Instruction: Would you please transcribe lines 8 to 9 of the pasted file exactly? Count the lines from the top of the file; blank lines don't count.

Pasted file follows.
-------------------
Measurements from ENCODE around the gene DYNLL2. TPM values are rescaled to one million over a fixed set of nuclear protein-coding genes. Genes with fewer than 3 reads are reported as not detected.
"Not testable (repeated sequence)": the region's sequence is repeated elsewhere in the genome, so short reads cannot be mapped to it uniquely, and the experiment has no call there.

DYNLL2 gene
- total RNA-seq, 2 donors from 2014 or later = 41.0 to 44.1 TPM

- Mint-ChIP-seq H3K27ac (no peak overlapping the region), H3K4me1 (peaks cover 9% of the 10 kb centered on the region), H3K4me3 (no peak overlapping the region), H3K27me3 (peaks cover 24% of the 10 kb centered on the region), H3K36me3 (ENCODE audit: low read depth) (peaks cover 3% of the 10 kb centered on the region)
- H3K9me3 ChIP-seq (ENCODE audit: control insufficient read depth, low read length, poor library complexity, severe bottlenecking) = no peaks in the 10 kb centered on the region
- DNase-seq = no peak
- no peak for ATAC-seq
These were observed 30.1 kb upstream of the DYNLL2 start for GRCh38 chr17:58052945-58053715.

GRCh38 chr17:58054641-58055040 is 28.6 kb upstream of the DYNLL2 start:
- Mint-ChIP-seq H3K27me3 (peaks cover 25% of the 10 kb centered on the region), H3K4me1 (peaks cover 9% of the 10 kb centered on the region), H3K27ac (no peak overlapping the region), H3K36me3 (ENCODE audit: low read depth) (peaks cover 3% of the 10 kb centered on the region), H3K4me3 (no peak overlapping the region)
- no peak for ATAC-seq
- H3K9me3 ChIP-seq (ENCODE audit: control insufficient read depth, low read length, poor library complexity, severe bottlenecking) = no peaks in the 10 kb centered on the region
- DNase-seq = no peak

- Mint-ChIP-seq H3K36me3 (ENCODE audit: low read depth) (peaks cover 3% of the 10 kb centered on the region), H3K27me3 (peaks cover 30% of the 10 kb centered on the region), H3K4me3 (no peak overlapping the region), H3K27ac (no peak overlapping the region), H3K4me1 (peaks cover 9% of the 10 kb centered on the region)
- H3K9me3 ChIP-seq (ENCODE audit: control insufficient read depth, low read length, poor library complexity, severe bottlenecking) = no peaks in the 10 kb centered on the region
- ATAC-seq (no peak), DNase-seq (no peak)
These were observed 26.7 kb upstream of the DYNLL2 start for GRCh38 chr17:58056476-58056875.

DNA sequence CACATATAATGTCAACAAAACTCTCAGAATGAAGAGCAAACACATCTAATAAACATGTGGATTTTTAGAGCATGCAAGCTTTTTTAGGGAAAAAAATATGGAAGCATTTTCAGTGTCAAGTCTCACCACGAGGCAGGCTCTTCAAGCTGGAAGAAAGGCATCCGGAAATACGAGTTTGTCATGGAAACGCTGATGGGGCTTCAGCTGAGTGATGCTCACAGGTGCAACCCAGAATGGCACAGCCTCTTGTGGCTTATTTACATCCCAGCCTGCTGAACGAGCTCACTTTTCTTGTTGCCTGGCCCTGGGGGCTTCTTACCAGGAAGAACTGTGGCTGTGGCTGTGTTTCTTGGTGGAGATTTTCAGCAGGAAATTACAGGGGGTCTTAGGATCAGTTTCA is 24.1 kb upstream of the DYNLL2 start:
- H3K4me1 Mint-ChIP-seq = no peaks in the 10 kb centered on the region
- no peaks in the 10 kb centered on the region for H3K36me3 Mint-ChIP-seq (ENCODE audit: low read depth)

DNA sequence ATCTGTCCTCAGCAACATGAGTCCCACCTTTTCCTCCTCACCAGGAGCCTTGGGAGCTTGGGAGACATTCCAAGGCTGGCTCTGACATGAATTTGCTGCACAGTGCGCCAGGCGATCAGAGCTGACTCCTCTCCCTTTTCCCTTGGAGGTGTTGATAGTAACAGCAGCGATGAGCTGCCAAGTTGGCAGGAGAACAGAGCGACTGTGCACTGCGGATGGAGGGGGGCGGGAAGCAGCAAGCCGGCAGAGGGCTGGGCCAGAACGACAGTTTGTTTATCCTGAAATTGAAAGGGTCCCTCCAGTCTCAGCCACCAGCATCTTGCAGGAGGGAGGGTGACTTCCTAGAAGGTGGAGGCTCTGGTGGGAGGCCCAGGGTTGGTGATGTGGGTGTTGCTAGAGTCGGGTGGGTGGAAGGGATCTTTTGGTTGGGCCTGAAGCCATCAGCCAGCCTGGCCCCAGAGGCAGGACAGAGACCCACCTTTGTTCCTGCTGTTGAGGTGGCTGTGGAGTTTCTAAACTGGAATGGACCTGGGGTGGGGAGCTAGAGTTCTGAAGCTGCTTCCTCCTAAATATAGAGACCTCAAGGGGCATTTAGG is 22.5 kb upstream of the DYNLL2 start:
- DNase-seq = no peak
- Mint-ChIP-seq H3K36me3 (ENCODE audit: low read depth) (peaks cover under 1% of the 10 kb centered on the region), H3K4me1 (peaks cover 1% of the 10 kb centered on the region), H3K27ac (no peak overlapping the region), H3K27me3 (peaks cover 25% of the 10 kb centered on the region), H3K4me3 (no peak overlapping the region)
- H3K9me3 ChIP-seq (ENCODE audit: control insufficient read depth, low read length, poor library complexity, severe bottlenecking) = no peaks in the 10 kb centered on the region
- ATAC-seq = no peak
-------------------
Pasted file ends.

- no peak for ATAC-seq
These were observed 30.1 kb upstream of the DYNLL2 start for GRCh38 chr17:58052945-58053715.